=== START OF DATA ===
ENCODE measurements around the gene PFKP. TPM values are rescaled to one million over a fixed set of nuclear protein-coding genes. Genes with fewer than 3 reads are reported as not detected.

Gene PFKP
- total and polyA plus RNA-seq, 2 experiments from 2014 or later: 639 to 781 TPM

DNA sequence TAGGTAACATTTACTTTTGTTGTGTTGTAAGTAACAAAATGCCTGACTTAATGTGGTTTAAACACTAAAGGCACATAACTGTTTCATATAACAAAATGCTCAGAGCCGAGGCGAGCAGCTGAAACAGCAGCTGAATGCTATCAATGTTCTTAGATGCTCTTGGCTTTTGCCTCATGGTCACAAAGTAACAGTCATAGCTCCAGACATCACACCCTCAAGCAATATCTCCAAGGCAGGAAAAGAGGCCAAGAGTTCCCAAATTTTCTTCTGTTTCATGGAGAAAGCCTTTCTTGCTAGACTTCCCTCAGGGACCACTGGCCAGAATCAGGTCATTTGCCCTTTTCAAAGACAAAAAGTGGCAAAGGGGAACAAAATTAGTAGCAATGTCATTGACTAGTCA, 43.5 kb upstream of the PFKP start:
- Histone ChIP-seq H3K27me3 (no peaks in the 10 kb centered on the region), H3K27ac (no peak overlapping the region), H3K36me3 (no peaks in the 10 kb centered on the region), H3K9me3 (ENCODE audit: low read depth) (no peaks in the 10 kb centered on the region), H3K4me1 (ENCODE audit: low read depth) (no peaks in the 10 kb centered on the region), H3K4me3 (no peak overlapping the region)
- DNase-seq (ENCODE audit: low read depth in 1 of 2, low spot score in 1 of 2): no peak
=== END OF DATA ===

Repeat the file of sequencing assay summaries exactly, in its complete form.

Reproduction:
ENCODE measurements around the gene PFKP. TPM values are rescaled to one million over a fixed set of nuclear protein-coding genes. Genes with fewer than 3 reads are reported as not detected.

Gene PFKP
- total and polyA plus RNA-seq, 2 experiments from 2014 or later: 639 to 781 TPM

DNA sequence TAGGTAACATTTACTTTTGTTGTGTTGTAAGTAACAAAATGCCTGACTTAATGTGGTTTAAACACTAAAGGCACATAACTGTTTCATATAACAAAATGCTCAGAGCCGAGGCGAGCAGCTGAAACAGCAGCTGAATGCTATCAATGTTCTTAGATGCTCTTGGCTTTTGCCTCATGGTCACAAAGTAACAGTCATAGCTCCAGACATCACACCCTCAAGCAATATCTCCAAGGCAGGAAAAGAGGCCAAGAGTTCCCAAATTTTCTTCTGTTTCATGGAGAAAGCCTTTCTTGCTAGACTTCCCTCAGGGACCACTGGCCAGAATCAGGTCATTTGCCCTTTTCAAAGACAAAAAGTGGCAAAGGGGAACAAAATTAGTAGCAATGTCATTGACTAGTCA, 43.5 kb upstream of the PFKP start:
- Histone ChIP-seq H3K27me3 (no peaks in the 10 kb centered on the region), H3K27ac (no peak overlapping the region), H3K36me3 (no peaks in the 10 kb centered on the region), H3K9me3 (ENCODE audit: low read depth) (no peaks in the 10 kb centered on the region), H3K4me1 (ENCODE audit: low read depth) (no peaks in the 10 kb centered on the region), H3K4me3 (no peak overlapping the region)
- DNase-seq (ENCODE audit: low read depth in 1 of 2, low spot score in 1 of 2): no peak